An analysis of voting records by the News4 I-Team revealed the sponsors of a bill to prevent people from voting in their opposing party’s primaries have both voted in their rival party’s primaries in the past.
Rep. Andy Holt, R-Dresden, and Sen. Joey Hensley, R-Hohenwald, are co-sponsors of bills that would prevent members of one political party from voting in opposing political party’s primaries.
The bill would require Tennesseans to register to vote with a political party before voting in a primary.
The bill reads that if someone is caught voting in another party’s primary, that person could be charged with a Class D felony.
Holt said his interpretation of current law is that you can now be charged with the felony for voting in another party’s primary, but it is impossible to prove because there is not a political party registration in Tennessee.
The bill has been widely criticized for limiting Tennessean’s option to vote, especially if they are displeased with their own party’s candidates.
“This was bad politics and bad policy,” said Kent Syler, News4’s political analyst.
Holt testified in committee that the bill was needed to keep primaries fair from influence from other parties.
“We have seen that there have been a number of elections that may potentially have been influenced by members who are not bonified members of a particular party,” Holt said.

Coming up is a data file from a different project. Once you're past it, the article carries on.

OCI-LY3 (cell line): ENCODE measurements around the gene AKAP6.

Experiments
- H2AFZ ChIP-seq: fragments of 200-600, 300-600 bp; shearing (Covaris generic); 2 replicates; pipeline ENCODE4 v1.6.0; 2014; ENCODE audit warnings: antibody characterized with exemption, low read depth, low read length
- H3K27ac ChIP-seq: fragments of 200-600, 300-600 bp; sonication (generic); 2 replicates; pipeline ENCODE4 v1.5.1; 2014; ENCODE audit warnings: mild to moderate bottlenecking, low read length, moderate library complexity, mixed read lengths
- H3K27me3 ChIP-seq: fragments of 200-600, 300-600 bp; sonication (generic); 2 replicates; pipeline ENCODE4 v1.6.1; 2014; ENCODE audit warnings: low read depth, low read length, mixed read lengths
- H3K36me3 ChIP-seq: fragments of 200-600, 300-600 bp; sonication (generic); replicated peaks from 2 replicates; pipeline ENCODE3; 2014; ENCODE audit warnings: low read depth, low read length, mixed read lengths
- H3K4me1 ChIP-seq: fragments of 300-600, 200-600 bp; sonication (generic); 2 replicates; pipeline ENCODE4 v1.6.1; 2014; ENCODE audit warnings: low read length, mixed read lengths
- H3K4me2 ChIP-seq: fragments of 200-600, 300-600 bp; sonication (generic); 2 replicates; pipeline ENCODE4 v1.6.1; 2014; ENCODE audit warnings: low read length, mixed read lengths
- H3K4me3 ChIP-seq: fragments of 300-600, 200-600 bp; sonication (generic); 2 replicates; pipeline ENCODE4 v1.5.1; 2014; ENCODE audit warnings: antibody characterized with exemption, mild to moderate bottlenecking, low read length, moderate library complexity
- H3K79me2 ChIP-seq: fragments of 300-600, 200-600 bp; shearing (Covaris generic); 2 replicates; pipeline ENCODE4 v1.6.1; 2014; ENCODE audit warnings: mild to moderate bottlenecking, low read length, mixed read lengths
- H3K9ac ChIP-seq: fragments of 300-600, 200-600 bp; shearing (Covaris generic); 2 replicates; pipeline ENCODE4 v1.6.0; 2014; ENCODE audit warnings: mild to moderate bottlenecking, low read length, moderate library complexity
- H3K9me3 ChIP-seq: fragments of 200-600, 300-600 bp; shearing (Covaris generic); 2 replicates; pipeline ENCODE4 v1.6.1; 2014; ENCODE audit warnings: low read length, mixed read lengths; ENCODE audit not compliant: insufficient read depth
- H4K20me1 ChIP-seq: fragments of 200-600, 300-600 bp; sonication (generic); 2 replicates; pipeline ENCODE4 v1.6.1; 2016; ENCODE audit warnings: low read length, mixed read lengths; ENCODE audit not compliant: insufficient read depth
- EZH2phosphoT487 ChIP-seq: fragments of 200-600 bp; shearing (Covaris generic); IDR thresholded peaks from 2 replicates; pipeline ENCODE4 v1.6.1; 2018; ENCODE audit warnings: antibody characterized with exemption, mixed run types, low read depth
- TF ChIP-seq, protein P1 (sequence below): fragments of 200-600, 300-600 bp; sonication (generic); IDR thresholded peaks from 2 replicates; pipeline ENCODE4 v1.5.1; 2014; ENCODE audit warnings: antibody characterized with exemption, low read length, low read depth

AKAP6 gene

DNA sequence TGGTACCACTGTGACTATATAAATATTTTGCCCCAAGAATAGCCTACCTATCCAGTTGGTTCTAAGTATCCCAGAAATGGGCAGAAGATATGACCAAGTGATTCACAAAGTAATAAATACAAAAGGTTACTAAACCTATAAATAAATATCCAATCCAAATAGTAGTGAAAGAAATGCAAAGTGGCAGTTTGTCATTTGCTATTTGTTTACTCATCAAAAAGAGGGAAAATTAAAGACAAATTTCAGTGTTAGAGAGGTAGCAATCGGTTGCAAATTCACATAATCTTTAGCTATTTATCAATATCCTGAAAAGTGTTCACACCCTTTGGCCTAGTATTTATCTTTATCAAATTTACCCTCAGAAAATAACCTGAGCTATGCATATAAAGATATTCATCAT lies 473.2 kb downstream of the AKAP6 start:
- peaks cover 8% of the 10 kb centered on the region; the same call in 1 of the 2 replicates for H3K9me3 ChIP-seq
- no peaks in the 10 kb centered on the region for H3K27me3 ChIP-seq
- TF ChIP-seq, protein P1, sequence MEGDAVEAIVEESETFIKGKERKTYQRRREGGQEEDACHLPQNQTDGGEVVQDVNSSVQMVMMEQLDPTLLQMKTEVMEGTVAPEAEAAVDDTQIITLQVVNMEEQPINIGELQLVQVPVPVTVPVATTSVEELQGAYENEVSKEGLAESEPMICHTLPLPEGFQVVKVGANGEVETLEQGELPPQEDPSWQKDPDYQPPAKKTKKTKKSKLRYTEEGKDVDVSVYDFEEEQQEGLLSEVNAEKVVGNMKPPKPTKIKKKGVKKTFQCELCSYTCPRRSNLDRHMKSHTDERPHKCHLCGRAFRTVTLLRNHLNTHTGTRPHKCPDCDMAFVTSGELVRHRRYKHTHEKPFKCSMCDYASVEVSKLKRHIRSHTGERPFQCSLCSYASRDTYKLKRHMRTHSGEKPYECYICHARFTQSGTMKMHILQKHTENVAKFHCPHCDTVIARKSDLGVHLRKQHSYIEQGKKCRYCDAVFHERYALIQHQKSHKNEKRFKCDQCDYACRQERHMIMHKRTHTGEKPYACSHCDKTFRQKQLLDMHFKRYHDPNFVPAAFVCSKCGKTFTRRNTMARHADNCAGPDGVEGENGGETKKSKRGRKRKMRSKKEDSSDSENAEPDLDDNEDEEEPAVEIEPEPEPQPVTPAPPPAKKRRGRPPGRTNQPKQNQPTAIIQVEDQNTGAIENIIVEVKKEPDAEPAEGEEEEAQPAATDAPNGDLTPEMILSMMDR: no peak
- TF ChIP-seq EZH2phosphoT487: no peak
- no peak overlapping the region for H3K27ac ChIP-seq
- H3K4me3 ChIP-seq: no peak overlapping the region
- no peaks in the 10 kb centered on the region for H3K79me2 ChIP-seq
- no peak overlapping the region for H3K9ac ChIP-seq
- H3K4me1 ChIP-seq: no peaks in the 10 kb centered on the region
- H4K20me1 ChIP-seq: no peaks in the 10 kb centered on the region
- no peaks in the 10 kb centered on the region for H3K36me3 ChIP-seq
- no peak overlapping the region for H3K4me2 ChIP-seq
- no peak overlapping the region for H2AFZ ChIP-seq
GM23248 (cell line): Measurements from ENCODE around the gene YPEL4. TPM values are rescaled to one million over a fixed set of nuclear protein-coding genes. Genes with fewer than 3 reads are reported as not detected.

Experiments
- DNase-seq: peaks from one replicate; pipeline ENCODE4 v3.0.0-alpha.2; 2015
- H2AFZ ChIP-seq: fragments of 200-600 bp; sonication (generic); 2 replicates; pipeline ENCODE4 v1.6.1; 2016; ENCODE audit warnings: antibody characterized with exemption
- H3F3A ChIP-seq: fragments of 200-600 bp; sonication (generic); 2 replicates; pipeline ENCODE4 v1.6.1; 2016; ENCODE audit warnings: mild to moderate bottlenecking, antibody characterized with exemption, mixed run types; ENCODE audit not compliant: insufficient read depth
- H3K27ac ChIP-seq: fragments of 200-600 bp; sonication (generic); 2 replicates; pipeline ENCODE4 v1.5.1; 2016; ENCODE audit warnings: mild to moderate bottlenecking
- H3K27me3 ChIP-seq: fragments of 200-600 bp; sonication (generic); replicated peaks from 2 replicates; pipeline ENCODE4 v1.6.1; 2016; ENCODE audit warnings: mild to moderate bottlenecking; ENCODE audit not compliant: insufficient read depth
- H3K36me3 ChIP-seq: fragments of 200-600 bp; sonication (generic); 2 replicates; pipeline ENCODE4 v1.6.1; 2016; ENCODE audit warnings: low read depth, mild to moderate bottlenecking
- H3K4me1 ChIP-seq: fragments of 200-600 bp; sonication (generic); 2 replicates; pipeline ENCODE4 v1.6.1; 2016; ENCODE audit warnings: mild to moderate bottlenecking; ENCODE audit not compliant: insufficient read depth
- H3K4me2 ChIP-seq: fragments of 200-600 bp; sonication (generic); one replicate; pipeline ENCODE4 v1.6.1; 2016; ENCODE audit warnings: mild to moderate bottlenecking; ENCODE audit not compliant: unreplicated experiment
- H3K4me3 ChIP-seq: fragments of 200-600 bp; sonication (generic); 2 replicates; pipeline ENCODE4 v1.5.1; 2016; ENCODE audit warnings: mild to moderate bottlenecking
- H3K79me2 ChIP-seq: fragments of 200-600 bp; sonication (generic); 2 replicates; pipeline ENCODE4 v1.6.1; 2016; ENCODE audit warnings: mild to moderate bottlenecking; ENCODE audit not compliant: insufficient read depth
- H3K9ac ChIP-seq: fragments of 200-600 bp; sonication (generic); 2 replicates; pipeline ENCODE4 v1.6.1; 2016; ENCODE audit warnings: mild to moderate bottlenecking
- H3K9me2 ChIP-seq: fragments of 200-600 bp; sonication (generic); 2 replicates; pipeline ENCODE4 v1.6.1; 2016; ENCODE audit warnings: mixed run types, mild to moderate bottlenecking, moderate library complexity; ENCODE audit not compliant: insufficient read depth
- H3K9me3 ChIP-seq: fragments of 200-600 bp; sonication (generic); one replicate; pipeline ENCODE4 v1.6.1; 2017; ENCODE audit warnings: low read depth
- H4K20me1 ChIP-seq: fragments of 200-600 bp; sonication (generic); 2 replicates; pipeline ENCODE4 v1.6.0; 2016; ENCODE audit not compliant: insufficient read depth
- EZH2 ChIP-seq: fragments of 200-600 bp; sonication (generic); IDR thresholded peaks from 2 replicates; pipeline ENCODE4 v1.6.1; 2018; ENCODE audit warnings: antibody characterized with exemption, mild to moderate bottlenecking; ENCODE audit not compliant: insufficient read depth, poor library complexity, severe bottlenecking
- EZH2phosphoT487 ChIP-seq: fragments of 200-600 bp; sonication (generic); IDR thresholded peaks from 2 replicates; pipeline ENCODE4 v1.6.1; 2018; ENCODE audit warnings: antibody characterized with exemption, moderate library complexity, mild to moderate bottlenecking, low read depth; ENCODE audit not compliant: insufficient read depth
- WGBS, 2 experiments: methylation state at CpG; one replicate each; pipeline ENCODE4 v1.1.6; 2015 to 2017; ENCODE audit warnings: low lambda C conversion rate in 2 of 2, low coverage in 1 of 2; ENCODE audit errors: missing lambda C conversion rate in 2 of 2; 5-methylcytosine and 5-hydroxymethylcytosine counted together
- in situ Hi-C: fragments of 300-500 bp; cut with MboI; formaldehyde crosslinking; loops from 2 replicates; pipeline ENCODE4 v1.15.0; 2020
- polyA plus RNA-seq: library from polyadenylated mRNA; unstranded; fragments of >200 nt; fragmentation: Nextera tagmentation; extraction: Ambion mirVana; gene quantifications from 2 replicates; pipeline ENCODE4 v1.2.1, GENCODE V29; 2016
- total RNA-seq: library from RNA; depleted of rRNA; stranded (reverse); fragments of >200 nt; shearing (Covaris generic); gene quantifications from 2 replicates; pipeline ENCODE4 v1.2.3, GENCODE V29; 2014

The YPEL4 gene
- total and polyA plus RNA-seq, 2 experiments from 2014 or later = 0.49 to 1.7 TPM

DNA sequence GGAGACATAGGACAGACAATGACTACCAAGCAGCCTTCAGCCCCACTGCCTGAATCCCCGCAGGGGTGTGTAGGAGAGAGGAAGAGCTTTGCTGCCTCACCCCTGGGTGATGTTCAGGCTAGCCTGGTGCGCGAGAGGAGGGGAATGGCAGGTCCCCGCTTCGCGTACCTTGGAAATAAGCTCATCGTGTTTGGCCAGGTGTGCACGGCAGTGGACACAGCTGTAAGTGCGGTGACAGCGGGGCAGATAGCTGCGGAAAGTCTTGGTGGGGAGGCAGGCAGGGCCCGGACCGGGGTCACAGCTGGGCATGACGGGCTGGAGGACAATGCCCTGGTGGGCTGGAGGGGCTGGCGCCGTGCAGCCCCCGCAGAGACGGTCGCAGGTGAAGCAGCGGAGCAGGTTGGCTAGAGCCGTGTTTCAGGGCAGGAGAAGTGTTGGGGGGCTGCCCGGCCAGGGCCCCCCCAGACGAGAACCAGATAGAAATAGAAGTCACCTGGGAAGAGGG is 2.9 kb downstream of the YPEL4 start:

Holt said he is “deeply ashamed” of his vote in 2006.
“In 2006, I made the egregious mistake - one that I'm very much ashamed of - of voting in a democrat primary,” Holt said.
Holt denied that he voted in the Democratic primary to try and sway that party’s results, but only voted because there was no contested Republican primary that year.
Holt said he should have been prevented from voting in that election by poll workers, and his bill is further proof that Tennesseans need to be educated that, by current state law, that they are not supposed to vote in another party’s primary.
“Is this an example of a lawmaker trying to keep people from doing something that you yourself once did?” asked the News4 I-Team.
“No. I think the intention here is to provide evidence through my own experience and say guess what? This is something that people may be willing or unwillingly doing,” Holt said.
Hensley denied our request for an interview but said in a statement that he did vote in a Democratic primary in 2000 in order to vote against a Democratic candidate.
Hensley said he was not in the legislature at the time and was unaware it was against state law.
“There was a person I felt would be extremely detrimental to our district in a multi-candidate field in the Democrat primary. This is exactly what I am trying to combat with this bill. I was not aware that current law precludes partisans from voting in the opposite primary," Hensley said in the statement.
Holt’s bill failed in a House committee while Hensley’s bill is still being debated in the Senate.
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